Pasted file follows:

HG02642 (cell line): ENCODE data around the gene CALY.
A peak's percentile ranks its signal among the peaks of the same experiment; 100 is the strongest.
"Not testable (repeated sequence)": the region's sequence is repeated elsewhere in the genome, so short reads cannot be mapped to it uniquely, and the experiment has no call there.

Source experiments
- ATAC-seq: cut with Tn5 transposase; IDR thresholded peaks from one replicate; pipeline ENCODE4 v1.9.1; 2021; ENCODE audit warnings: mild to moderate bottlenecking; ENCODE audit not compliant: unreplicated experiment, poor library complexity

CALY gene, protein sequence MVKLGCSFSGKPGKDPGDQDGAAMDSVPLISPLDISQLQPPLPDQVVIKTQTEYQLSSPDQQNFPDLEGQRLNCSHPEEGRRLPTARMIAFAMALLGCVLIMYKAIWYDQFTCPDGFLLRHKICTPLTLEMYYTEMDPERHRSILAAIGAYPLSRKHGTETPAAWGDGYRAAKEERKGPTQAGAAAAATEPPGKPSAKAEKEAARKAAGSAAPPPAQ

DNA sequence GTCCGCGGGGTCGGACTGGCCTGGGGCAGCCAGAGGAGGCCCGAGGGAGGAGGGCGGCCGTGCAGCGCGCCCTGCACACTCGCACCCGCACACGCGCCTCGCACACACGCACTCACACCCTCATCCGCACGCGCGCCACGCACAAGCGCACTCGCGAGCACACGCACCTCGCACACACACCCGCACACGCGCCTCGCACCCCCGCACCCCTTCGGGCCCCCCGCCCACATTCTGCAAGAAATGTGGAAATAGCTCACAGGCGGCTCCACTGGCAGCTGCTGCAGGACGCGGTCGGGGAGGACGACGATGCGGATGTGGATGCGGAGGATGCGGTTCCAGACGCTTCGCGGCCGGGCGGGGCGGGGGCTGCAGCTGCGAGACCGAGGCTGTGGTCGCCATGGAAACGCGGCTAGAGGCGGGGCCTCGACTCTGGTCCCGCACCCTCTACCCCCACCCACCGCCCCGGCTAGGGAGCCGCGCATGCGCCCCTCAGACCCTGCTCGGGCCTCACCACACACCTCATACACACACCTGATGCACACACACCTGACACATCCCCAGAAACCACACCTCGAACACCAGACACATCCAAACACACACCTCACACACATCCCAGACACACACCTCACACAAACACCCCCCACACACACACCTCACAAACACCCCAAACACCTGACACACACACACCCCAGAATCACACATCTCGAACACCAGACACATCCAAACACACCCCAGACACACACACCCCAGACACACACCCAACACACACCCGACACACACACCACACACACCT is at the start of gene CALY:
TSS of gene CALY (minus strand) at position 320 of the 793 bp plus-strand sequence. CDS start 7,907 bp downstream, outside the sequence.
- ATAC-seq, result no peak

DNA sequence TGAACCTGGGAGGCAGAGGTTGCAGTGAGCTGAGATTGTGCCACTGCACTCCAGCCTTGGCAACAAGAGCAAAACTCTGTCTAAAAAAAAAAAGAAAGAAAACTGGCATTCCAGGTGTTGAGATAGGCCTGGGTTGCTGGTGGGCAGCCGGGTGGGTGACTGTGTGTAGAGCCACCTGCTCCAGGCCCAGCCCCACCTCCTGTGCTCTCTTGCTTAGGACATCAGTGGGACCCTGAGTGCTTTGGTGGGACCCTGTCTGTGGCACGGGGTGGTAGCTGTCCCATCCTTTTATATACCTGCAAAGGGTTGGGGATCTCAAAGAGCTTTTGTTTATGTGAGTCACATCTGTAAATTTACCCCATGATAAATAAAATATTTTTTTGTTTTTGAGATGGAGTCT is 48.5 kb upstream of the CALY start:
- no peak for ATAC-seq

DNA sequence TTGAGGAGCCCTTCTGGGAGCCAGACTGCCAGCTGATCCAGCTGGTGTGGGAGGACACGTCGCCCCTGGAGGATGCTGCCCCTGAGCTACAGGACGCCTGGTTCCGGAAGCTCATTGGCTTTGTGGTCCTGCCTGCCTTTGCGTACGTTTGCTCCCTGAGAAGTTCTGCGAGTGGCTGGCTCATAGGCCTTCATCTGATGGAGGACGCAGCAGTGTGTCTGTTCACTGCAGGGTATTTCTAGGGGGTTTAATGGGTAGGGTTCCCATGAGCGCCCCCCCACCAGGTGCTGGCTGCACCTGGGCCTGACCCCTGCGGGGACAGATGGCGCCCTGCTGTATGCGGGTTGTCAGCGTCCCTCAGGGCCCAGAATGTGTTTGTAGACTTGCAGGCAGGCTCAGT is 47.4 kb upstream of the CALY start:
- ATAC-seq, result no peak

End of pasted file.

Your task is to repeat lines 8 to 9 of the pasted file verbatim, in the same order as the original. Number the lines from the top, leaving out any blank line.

TSS of gene CALY (minus strand) at position 320 of the 793 bp plus-strand sequence. CDS start 7,907 bp downstream, outside the sequence.
- ATAC-seq, result no peak